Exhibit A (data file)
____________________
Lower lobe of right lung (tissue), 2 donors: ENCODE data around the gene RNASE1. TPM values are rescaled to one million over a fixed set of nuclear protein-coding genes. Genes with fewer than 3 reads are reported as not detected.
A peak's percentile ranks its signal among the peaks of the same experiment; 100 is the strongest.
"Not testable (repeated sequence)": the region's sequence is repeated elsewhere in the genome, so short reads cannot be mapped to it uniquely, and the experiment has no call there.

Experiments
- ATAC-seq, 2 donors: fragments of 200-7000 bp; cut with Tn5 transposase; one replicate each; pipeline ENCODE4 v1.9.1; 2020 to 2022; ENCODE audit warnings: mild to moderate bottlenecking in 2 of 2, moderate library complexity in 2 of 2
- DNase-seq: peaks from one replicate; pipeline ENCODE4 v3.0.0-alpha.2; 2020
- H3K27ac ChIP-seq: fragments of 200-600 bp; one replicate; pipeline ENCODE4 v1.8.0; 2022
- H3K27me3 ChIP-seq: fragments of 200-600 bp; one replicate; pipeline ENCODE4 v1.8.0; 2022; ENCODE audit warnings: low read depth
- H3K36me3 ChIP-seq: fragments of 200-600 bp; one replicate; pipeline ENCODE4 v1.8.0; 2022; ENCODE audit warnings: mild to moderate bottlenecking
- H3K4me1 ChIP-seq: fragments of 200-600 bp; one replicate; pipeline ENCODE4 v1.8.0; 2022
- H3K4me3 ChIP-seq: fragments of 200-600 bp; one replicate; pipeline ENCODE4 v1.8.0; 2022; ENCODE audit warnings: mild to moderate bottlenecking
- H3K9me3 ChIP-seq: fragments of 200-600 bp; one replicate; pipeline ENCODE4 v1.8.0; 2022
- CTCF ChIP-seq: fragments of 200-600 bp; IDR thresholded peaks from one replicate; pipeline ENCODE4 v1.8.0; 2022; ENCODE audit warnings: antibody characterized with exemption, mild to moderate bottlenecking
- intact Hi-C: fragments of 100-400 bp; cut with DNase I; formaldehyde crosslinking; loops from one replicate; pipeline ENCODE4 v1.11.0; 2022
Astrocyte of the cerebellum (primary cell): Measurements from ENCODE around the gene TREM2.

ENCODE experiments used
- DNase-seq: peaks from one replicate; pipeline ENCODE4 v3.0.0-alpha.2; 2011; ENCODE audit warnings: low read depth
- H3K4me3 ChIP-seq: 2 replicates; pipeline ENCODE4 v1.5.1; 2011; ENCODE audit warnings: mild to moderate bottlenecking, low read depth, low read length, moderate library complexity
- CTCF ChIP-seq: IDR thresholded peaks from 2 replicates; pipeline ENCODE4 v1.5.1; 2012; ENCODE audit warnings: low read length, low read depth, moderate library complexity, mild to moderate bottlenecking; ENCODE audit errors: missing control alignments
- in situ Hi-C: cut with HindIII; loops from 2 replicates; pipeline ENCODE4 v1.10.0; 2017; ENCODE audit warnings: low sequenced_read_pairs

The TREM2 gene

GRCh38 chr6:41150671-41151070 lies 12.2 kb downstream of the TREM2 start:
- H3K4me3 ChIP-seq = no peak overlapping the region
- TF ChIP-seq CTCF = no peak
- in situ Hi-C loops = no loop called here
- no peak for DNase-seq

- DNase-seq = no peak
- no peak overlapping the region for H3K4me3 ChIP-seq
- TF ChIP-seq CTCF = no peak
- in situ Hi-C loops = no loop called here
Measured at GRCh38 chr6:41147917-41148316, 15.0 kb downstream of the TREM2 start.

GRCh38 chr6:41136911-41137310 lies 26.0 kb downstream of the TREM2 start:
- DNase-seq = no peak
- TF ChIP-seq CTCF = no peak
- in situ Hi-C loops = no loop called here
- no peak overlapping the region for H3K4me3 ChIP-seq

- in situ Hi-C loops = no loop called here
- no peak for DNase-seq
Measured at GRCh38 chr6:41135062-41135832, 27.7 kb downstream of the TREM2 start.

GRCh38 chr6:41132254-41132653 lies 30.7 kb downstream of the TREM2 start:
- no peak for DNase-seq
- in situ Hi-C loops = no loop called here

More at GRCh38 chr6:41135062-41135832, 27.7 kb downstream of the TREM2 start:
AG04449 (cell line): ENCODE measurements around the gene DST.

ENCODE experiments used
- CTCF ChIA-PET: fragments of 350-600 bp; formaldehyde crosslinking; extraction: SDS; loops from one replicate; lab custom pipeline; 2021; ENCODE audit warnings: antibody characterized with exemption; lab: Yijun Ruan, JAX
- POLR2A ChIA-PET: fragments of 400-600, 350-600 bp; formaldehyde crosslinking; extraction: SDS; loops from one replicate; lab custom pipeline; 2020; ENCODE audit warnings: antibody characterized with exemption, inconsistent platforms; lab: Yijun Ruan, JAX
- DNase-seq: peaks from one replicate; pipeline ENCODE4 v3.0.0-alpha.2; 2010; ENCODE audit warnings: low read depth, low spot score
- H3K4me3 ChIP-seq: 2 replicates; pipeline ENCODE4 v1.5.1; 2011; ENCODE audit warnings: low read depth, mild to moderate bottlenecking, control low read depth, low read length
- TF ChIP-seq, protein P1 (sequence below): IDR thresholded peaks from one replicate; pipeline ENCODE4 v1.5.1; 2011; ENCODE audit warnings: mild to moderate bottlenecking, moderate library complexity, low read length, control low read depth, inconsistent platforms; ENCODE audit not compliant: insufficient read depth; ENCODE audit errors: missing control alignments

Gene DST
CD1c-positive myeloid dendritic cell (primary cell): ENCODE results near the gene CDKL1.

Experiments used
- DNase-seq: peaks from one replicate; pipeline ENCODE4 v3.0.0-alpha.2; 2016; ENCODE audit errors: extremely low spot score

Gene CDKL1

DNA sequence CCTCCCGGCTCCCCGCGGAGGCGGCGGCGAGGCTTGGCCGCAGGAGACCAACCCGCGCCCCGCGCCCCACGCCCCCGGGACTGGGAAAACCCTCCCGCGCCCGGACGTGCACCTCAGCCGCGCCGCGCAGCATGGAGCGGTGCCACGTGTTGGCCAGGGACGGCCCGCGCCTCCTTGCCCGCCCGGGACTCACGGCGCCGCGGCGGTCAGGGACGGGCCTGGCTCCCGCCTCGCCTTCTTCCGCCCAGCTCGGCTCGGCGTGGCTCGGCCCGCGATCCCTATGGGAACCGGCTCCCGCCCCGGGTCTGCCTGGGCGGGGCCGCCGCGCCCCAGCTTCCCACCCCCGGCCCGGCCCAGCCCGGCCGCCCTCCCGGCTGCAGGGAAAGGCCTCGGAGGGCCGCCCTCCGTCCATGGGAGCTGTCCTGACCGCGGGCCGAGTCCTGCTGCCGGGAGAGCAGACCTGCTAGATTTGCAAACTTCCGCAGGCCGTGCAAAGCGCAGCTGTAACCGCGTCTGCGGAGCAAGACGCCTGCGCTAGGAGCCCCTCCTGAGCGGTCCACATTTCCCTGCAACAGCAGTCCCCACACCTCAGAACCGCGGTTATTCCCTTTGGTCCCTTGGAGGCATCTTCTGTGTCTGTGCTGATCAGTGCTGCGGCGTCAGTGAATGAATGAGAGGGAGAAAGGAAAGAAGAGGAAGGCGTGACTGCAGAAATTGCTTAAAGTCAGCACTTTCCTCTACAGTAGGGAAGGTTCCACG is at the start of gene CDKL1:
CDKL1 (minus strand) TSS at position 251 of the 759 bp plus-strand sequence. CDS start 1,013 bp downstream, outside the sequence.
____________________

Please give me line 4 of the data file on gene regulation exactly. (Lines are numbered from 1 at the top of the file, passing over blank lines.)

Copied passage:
Experiments